DUSSELDORF. On international commodity markets once dominated the optimist. Given the price experienced setbacks, the actors have become more cautious while, but the starting conditions for the new year are much better than they were even a year ago. Experts predict a further rise in prices.
"The prices are moderate increase," predicts Frank Schallenberger by Landesbank Baden-Wurttemberg (LBBW). He anticipates openings from ten to 15 percent should the world economy expected to grow – as the LBBW – by 3.9 percent. Even Giles Keating from the Credit Suisse believe in rising prices: "The commodity prices are strongly correlated with the development of global industrial production." Since this should recover further, commodity prices are also likely to continue to grow.
Since the beginning of 2009, prices of many commodities recovered. The cyclical downturn in the second half of 2008 could not offset the raw but – with few exceptions – and therefore still below their record highs. A determining factor for the continuous rise in prices is unchanged, the high demand for raw materials from developing countries like China.
In their optimistic outlook, the experts look back on the still-developing emerging economies, emerging markets, which have a high demand for raw materials. "Of them the most dynamic of work," said Schallenberger. An assessment of the Credit Suisse confirmed: "Emerging markets have, apart from some exceptions, a significantly higher growth potential than developed countries."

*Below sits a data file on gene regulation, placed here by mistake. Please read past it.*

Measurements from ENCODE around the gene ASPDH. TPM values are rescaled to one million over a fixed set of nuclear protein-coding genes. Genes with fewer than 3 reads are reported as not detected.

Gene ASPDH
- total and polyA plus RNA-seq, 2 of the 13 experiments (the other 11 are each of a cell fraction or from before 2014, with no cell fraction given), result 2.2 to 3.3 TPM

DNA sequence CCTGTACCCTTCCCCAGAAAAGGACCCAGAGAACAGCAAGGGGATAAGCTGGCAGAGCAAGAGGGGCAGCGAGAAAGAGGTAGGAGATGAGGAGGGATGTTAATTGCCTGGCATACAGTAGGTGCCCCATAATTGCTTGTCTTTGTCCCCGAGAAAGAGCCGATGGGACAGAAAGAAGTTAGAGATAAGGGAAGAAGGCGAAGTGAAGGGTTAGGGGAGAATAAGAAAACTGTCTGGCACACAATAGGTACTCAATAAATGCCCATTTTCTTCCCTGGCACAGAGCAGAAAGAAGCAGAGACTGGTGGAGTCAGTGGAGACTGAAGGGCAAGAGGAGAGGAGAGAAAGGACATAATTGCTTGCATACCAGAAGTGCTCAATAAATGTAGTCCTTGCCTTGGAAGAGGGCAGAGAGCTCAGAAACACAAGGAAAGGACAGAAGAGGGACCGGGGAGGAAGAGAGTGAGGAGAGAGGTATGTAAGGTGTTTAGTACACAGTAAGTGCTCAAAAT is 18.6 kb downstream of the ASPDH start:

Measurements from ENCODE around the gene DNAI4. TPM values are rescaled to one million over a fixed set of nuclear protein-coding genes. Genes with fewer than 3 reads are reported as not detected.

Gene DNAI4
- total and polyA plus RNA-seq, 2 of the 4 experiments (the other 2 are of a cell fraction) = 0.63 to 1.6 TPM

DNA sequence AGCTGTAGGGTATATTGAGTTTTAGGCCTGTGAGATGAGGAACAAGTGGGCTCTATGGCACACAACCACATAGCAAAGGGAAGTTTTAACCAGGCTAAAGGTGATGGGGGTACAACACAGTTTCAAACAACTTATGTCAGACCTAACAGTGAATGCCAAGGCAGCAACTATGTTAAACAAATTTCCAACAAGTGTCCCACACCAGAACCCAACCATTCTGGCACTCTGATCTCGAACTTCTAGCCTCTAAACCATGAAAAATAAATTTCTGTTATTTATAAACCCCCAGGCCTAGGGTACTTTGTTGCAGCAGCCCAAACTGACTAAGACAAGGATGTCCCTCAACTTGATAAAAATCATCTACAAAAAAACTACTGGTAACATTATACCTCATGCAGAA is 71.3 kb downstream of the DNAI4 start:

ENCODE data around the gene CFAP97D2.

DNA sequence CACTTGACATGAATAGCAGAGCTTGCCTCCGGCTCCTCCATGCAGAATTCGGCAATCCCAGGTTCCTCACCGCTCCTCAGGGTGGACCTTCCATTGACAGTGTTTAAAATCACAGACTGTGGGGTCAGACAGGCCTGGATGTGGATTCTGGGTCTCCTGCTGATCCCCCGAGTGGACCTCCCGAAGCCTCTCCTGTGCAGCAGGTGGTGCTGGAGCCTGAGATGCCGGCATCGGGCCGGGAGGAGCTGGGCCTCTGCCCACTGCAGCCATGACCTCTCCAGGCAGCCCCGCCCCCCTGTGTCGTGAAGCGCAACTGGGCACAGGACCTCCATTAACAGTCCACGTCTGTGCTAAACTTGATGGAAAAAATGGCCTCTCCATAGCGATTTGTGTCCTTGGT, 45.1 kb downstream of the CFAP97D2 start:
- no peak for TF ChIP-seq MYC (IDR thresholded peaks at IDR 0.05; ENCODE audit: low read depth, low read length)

Christoph Eibl, Tiberius Asset Management Specialist from the raw material is generally a little skeptical. "We are experiencing a liquidity-upward trend that will continue for up to the first quarter," said Eibl. The further evolution then depends on it, but how stable will be the recovery even without state economic stimulus programs. In a slight overall positive trend in the commodity markets Eibl expected that the price volatility will increase.
The outlooks on individual commodities, the opinions of the experts drift apart to some extent. LBBW expert Schallenberger sees the greatest potential for agricultural commodities: "There is still pent-up potential." Industrial metals such as copper, however, had already risen strongly. Opportunities he sees only a nickel. "Copper is due to a lower availability of our favorite among the metals," says the other hand, when the U.S. bank Goldman Sachs until the end of 2010, the price would rise to 7 $ 755. Last tasted a ton of copper on the London Metal Exchange about 7 $ 500.
Experts focus on base metals
The Credit Suisse also favors mainly copper and some other industrial metals and platinum and oil, "are expected after the strong performance of precious metals 2009 2010 cyclical commodities such as oil and base metals are among the winners," it says in Switzerland. This is also talk that the economic recovery is broadening win. Credit Suisse Experts also believe that commodities will prove to the rate hikes that began in the second half is expected to be quite resilient.
Slightly higher prices, experts expect the crude oil market. The estimates range from $ 80 at LBBW over $ 90 at Goldman Sachs, and up to $ 95 at the Credit Suisse. The Goldman analysts see this "lower prices and higher prices at the beginning of the end of the year".
Even with the precious metal gold, the experts are optimistic. The forecasts, however, move in a fairly wide range of 1 100 to 1 350 dollars per troy ounce (31.1 grams). Gold offers a long-term protection against inflation, it says in the Credit Suisse. On the other hand, the Swiss warn that gold has often proved to be vulnerable if U.S. interest rates are again tightened.